Neurosciences Patient Story: Kerry Rathburn
As a 14-year-old boy, Kerry Rathburn suffered from extremely painful headaches.
“During high school I saw three different doctors and all three said I had advanced adult migraines and that I would outgrow them,” Kerry said.
“The episodes were almost cyclical and I could kind of anticipate when one was coming, so I was able to work around them. I went through college and grad school with this going on. Sometimes I would be taking a test, and all of a sudden I couldn’t read a question. I’d just wait for it to pass and then go back to my exam.”
“I was working on getting my MBA when I had my first I grand mal epileptic seizure. Basically, I had been living with a misdiagnosis for ten years.”
After his initial epilepsy diagnosis, Kerry began treatment with medication. He continued to work around his condition as he managed his family’s 60-year-old business, Star Electric Inc. in Green Bay. Then one day he had a new kind seizure while he was at his doctor’s office.
“I don’t even remember it happening. I just blacked out right in his office,” Kerry said. “It was the first time anything like that had happened to me.”
Kerry’s doctor recommended he meet with the specialists at the Comprehensive Epilepsy Program at Froedtert & the Medical College of Wisconsin. The program offers a collaborative team of Medical College of Wisconsin physicians who focus exclusively on epilepsy and are some of the most experienced specialists in the state. It offers a complete evaluation of patients with refractory (drug resistant) epilepsy and other difficult-to-treat cases. The program, as part of the only academic medical center in eastern Wisconsin, offers access to the latest clinical trials.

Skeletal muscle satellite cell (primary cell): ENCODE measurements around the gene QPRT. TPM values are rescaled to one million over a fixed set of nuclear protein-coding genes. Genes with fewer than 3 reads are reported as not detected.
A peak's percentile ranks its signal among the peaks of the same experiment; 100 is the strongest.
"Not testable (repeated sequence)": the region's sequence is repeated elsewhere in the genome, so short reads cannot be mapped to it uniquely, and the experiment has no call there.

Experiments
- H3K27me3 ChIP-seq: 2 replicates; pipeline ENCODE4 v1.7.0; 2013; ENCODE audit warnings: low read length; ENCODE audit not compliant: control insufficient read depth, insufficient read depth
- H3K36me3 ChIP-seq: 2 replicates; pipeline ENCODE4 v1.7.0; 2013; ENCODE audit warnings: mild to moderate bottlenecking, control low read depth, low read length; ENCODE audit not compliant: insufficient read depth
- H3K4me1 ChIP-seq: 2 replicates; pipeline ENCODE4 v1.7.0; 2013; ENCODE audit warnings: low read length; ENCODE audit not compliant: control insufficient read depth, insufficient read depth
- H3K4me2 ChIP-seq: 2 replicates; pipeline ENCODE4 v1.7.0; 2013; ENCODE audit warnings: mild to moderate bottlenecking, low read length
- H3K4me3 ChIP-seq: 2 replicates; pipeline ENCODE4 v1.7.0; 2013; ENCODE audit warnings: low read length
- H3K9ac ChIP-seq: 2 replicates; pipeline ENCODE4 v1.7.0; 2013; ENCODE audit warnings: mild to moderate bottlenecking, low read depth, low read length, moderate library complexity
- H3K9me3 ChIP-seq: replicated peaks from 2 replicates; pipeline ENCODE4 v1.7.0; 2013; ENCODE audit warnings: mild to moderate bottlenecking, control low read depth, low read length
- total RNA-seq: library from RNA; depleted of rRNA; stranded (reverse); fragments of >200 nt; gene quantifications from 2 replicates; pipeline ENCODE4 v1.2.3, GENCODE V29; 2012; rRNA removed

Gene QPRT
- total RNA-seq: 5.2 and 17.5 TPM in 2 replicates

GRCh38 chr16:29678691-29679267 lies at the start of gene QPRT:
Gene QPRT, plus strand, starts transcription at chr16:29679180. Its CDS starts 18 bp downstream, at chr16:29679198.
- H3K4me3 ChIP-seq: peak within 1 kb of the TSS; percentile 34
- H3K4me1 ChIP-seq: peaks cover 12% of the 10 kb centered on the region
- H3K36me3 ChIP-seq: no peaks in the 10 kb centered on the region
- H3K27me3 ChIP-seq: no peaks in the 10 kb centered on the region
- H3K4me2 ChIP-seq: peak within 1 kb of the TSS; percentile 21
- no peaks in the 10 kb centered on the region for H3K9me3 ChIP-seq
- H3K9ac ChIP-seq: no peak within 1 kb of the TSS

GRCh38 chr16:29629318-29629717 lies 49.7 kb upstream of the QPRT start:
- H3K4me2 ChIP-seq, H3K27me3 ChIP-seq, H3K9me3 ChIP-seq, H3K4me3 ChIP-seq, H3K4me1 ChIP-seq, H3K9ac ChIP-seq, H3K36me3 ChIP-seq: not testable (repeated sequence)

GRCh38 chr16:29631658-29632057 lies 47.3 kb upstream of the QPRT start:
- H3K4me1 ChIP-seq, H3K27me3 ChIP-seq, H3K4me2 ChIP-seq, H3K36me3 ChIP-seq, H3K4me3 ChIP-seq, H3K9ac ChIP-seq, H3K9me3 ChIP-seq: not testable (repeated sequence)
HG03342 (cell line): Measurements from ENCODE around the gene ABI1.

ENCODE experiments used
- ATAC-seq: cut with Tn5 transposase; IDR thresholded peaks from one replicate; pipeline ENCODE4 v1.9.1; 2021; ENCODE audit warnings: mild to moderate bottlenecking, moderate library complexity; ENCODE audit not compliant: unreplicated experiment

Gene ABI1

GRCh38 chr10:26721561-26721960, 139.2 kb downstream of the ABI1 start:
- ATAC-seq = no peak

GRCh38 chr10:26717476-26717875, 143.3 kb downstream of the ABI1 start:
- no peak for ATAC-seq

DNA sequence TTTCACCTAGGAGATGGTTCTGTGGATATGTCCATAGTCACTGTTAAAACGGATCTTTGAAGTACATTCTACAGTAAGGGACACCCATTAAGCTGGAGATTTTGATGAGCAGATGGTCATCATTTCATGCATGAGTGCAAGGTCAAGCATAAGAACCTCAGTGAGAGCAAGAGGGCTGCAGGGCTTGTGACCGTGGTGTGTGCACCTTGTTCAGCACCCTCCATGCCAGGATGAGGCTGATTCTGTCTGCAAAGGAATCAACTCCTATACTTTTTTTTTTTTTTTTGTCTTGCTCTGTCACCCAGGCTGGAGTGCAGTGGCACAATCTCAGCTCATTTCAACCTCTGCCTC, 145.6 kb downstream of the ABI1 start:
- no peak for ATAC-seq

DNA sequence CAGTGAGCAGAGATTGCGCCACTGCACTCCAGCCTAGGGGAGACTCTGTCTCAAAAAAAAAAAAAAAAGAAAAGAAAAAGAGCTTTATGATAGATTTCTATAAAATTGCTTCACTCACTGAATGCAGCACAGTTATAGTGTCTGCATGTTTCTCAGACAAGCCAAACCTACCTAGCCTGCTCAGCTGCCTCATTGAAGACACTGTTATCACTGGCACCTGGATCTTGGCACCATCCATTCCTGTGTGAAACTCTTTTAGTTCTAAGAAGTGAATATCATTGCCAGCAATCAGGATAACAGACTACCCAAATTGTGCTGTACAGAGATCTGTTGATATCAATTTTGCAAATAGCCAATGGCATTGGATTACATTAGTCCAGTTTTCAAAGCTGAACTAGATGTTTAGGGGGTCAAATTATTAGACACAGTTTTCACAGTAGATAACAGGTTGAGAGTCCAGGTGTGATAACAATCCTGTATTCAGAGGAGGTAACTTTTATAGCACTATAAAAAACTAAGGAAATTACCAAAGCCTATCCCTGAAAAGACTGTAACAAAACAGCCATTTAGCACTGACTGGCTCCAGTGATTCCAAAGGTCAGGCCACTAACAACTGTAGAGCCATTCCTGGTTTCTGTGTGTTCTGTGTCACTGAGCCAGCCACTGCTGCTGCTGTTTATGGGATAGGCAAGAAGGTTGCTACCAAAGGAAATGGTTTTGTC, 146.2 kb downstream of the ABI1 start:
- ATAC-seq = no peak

“Based on my doctor’s strong recommendation, I decided it was worth the trip from Green Bay to Milwaukee to see what they thought,” Kerry said.
“My life was getting busier. I was a husband and a father by this time and my condition wasn’t getting any better, it was getting worse. The medication wasn’t solving the problem. At best, it was neutralizing it somewhat. Plus, there was concern that the episodes could lead to negative effects on my health down the road,” he said.
“In spite of all that, my preference was still to try to treat it with medication. But after I visited Froedtert & the Medical College of Wisconsin I changed my thinking. I had been through lots and lots of tests in my life, but this team took it to a whole new level and depth. They were very thorough and I left with a great impression,” Kerry said.
“After that kind of examination with a whole team of people focused on my case, well, when the doctor recommended surgery on a cavernous angioma located in the temporal region my brain, I had no hesitation. I was completely comfortable with everything he was recommending.”
Seizure-free since surgery, Kerry also no longer needs medication. “It’s hard to explain how my life has changed since surgery,” Kerry said. “Yes. It’s great to be able to drive again, but it’s more than that. I live in a new comfort zone. I don’t have to think or plan ahead as far as what I might need to do if I suddenly find myself at a loss for words or on the verge of a seizure. I’m enjoying a much bigger kind of independence. And I’m not bashful about recommending other people in a similar position check out this surgery. It has made an incredible difference in my life.”